In a controversial decision in 2006, Pluto was re-classified from 'planet' to 'dwarf planet,' in part because it does not clear the area around its orbit. The passages below give you the opinion of two scientists on this decision.
The classification of a 'planet' as distinguished from a 'dwarf planet' or a 'plutoid' is ultimately arbitrary. It does not spring from some self-evident law of the universe, but from the human desire to sort objects into types and classify them by consistent standards. Clearing the neighborhood around its orbit is a standard that humans created for defining our term 'planet' - but what's stopping us from changing that standard? Nothing: the definition is as arbitrary as the collection of syllables we use to refer to it. Linguistic nit-picking, not science, is the reason why Pluto is no longer a 'planet.'
Scientific language cannot just mean whatever we want it to mean: without a clear and objective definition, terms like 'planet' would be useless. And when we find that an object has been misclassified, the only way to keep our language useful is to re-classify it appropriately, not to simply change words to cover up our own mistakes. This is what has happened with Pluto. It simply does not meet the definition of a 'planet,' and expanding the term 'planet' to cover it would make the word meaningless. However fond our memories of 7th grade Science class might be, the only true solution is to reclassify Pluto.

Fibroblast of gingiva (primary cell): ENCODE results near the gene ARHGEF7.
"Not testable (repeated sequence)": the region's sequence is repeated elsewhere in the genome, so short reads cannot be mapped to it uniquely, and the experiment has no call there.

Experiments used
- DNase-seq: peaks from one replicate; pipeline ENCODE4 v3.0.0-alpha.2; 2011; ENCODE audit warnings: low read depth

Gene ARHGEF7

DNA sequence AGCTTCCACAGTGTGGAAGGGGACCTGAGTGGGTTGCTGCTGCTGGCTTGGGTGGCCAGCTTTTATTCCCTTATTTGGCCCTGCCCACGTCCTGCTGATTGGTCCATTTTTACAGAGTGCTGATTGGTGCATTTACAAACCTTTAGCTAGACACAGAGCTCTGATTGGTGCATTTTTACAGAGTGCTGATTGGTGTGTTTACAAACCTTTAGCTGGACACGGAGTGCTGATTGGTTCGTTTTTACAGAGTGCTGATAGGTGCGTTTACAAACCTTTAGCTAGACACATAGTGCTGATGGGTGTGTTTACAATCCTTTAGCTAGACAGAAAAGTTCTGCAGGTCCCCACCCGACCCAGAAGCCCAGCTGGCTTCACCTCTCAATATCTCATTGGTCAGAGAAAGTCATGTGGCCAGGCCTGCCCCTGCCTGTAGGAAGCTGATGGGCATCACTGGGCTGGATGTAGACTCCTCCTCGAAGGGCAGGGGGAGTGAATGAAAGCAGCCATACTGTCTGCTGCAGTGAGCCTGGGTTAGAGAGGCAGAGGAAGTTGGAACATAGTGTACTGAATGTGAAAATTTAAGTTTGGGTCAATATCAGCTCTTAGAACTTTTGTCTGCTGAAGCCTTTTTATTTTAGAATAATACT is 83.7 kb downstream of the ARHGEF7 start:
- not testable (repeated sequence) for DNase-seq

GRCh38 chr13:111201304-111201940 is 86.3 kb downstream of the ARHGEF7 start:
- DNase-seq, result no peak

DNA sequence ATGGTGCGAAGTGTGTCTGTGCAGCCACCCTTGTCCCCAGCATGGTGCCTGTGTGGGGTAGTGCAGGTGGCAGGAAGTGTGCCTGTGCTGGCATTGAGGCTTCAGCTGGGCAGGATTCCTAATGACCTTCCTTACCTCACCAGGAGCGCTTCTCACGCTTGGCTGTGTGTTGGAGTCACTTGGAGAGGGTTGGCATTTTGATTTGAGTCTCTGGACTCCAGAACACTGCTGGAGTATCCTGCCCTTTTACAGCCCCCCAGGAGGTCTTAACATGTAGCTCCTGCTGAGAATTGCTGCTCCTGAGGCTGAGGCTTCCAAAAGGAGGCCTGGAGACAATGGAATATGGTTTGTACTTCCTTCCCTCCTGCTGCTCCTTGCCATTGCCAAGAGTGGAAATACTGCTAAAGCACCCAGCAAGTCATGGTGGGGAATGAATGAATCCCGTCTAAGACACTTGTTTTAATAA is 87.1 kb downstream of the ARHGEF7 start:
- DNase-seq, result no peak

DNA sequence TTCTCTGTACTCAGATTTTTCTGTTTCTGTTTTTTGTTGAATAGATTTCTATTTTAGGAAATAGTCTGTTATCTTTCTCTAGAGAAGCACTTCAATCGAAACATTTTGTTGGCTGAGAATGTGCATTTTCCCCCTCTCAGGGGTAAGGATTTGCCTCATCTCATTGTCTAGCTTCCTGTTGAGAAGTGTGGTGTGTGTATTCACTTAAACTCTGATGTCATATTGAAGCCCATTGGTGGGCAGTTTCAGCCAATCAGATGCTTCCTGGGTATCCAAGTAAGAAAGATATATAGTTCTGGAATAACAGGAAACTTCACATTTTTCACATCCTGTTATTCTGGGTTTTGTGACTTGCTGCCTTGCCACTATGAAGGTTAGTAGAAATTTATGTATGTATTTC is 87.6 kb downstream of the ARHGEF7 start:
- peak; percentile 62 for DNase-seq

If you were going to nickname Scientist 2 in a way that helped you distinguish her from Scientist 1, which would be the best nickname?